How big an influence did blues star Freddie King have on rock and roll? Listen to his riffs in "Have You Ever Loved A Woman," and you tell me. What a sound.
Freddie King is the last to be inducted into the rock hall. But in some ways, his late induction mirrors his career. Freddie is probably the least well-known of the Kings, but he has arguably had the most influence on rock guitarists.
Born and raised in Texas, Freddie King learned guitar basics from his mother and uncle. At first, he soaked up acoustic blues and Texas country, but in late 1949, at the age of 15, he moved to Chicago with his family. It was there that King learned from such electric Chicago blues greats as Jimmie Rodgers and Muddy Waters and eventually came up with his signature sound. King's blues style was fluid, but with biting power that was arguably more forceful than that of many other bluesmen of his day (with the notable exception of living legend Buddy Guy).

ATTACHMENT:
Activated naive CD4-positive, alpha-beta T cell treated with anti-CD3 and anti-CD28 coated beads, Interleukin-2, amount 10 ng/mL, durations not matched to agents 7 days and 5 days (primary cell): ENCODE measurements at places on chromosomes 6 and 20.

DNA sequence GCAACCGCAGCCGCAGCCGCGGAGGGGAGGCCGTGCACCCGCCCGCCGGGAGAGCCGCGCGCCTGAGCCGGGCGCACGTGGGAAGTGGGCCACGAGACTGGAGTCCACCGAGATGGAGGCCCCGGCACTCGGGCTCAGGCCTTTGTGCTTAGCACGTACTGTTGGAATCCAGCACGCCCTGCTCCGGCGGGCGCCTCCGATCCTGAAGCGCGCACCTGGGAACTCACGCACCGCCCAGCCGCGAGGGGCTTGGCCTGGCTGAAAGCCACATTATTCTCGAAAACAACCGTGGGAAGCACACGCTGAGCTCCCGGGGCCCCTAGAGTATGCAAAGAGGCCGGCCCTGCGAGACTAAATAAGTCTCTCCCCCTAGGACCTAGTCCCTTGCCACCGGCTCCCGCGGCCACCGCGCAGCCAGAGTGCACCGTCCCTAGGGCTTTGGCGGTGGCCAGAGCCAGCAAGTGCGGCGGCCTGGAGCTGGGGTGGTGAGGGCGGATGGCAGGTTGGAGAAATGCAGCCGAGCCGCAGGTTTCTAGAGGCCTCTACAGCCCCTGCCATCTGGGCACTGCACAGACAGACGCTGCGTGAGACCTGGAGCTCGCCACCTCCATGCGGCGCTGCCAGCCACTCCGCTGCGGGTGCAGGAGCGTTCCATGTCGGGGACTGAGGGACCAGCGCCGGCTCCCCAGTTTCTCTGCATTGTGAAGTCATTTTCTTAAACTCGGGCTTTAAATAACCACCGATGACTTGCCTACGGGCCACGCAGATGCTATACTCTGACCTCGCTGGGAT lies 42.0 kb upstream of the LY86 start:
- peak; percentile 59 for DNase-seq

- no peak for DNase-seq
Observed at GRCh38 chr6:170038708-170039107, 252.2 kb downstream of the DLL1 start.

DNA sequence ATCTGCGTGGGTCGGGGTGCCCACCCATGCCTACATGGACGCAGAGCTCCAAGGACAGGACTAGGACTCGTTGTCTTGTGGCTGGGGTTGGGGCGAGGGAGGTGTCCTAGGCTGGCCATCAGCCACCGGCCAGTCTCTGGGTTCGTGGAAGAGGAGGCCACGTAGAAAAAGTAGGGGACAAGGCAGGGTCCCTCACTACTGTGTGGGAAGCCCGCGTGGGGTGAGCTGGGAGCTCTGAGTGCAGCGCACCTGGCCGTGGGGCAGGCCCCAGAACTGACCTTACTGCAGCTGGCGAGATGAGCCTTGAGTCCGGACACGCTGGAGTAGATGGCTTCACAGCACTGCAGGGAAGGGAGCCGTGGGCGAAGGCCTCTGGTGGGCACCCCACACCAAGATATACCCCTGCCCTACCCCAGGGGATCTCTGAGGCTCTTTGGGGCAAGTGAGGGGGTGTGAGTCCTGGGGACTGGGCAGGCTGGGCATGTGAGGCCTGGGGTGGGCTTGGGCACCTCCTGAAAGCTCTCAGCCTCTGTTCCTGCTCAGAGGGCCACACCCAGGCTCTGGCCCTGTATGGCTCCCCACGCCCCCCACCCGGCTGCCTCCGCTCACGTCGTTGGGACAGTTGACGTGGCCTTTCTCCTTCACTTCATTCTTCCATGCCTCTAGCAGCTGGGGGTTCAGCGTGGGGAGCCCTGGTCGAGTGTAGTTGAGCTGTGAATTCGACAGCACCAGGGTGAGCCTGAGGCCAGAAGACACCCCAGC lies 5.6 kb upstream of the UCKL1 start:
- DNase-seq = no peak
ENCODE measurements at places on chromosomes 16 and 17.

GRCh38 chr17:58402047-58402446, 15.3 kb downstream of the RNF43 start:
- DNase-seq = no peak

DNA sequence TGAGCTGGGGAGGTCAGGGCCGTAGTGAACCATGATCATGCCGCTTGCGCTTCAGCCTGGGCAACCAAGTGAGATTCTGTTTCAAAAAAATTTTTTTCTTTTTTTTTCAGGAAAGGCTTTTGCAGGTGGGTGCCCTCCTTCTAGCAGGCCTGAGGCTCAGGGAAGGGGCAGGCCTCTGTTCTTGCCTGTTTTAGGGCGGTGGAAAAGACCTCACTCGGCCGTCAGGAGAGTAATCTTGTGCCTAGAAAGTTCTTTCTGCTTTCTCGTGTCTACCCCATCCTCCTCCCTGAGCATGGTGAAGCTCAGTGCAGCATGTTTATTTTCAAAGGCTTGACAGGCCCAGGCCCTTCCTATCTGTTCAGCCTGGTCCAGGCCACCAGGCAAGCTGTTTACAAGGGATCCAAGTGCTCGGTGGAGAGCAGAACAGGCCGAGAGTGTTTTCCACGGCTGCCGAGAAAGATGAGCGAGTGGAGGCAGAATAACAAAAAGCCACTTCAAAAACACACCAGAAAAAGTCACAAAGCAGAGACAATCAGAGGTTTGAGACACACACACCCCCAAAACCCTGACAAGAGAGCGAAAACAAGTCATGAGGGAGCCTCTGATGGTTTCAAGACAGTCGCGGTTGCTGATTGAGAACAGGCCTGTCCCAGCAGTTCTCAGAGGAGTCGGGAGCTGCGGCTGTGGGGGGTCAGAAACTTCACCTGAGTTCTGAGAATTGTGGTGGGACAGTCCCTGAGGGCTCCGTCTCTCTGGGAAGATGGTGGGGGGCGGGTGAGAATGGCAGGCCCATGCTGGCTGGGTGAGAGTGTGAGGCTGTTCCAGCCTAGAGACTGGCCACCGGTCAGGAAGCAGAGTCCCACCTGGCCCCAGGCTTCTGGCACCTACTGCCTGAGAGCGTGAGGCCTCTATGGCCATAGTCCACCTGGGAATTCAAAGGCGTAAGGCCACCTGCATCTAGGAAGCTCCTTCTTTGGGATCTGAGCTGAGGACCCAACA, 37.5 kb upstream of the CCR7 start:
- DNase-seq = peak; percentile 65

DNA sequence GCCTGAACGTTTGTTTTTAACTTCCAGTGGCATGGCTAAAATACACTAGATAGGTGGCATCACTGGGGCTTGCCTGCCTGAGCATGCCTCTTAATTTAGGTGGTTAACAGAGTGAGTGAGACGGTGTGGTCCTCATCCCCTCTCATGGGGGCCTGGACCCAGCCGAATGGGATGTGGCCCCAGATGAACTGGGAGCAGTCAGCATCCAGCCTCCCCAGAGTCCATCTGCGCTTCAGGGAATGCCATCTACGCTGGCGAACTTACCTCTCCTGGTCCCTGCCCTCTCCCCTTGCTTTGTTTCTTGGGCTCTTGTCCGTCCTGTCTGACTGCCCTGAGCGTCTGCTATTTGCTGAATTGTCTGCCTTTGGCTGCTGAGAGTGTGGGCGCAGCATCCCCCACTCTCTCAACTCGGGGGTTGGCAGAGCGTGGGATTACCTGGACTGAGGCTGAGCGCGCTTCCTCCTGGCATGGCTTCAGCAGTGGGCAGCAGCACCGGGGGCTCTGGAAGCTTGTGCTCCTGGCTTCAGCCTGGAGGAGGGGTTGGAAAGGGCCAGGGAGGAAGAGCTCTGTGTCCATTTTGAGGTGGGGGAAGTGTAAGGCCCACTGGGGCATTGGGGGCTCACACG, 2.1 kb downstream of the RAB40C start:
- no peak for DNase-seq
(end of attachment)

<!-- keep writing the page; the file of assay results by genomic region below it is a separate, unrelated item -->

King used thumb and finger picks and would just dig into his Gibson 355 — hung precariously over just his right shoulder — creating what are now classic, deeply influential and riveting solos.King's versions of blues classics such as "Key to the Highway," "I'm Tore Down" and "Have You Ever Loved a Woman" have become part of the blues-rock pantheon."We owe a debt of gratitude to Freddie and other original bluesmen for, basically, the songbook they gave us," blues-rock guitarist Joe Bonamassa says. "Freddie was more of a rock guitar player. Freddie always had a dry, immediate sound."While B.B. and Albert King are known for their exquisite, minimalist solos with sinewy bends and telltale vibrato, Freddie King was a little more rock 'n' roll.
Who are your favorite blues guitarists?